"People used to think Rick was singing on "Frame," they only found out from seeing us play live that is was Chris' song," admits Dorion.

Thompson's increasing vocal contributions to Eric's Trip material like Gordon Street's "Never Grow" and the rapid release of his Moon Socket material makes one question the impetus of his late-blooming songwriting skills.

"Well Rick's pretty prolific," offers Dorion. "On the new record Mark and I contribute one song each, Chris doesn't have a lot of confidence ," she continues."At first he wasn't writing a lot. When we started out he would perform standing backwards. Even now he won't play his songs sometimes, if he thinks he hasn't been singing well the past couple of nights."

Touring seems to adversely affect the whole band. The bandmembers' attitude is perhaps best summed up by the title of a song on a recent Aussie-released Summershine single, "Trapped in New York in Room 605." An article which ran in the Halifax Daily News announcing the band's singing to Sub Pop was headlined "Escape from Moncton." It couldn't have been farther from the truth. "Sub Pop knows we don't like touring. They are happy as long as we do a little bit of promotion stuff like videos. Also, Rick will be doing a tour of East Coast radio stations in October, I want to go but I'll be seven months by then so I don't know.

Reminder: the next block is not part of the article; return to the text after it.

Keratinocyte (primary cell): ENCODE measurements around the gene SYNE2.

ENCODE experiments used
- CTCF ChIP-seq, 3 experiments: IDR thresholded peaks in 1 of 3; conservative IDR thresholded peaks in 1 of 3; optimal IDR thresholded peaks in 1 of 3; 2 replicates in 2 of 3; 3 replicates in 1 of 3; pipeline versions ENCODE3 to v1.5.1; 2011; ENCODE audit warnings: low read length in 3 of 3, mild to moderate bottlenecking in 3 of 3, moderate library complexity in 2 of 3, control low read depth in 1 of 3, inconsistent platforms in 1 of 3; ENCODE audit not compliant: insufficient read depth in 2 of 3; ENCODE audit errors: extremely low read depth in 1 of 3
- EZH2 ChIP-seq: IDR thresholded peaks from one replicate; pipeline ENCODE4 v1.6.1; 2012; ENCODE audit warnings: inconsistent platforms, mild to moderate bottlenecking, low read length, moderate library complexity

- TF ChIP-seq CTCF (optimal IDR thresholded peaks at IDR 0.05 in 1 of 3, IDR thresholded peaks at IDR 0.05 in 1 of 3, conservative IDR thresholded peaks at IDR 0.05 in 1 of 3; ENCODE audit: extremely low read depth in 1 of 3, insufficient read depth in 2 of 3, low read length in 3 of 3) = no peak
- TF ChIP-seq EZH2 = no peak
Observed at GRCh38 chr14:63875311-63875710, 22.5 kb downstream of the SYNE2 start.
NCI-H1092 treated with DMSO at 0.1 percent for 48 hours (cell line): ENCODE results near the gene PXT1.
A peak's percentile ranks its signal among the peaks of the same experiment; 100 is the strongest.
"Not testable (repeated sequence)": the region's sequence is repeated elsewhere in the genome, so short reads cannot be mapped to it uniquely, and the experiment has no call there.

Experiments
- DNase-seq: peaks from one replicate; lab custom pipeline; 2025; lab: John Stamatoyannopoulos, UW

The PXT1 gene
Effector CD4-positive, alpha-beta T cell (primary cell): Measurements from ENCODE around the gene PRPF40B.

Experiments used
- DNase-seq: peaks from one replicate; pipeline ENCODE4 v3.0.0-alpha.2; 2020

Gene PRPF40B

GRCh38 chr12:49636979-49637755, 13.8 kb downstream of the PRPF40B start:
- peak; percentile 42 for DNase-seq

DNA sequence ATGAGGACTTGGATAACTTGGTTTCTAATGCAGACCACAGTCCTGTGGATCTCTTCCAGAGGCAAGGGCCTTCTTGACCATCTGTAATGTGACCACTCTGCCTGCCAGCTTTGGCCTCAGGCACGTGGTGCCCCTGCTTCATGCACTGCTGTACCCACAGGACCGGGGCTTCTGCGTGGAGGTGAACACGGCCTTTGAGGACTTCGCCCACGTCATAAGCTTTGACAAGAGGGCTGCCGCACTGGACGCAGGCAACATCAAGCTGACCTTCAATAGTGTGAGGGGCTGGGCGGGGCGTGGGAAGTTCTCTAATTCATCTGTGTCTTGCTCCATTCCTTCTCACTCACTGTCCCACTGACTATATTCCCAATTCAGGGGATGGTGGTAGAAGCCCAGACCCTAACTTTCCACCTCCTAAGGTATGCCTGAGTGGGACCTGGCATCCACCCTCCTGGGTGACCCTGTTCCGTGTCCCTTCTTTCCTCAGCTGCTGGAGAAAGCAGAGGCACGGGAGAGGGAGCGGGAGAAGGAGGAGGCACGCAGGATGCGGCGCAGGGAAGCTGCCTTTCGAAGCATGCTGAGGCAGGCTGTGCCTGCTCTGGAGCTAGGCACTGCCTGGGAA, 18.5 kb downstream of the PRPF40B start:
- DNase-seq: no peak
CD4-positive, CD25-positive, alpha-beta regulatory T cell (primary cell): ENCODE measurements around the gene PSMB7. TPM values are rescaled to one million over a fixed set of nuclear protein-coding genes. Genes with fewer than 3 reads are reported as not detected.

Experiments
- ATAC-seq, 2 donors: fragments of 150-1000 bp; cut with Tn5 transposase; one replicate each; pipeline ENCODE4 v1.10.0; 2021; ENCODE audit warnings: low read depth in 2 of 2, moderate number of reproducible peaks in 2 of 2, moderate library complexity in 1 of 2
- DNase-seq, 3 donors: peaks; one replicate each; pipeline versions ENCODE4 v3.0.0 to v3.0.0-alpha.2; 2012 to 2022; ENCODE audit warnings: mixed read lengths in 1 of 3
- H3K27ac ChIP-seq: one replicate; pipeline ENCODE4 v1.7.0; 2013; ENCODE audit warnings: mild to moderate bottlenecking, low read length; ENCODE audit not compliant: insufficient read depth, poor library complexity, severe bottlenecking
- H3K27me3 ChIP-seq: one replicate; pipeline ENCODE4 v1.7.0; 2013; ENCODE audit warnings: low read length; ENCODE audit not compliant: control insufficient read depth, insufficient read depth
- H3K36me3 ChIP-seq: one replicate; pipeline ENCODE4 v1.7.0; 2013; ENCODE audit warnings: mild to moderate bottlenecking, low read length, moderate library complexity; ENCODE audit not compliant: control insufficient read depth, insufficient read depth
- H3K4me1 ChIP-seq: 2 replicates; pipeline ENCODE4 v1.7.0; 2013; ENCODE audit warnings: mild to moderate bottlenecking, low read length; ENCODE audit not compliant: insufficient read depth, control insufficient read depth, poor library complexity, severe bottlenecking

We'll be playing at the Halifax Pop Explosion which should be good because it's right around the time that our new record comes out so we'll be able to play our new songs. We're funny that way because we don't like to play songs unless they have been released. I think we've only played new songs on the last tour we did."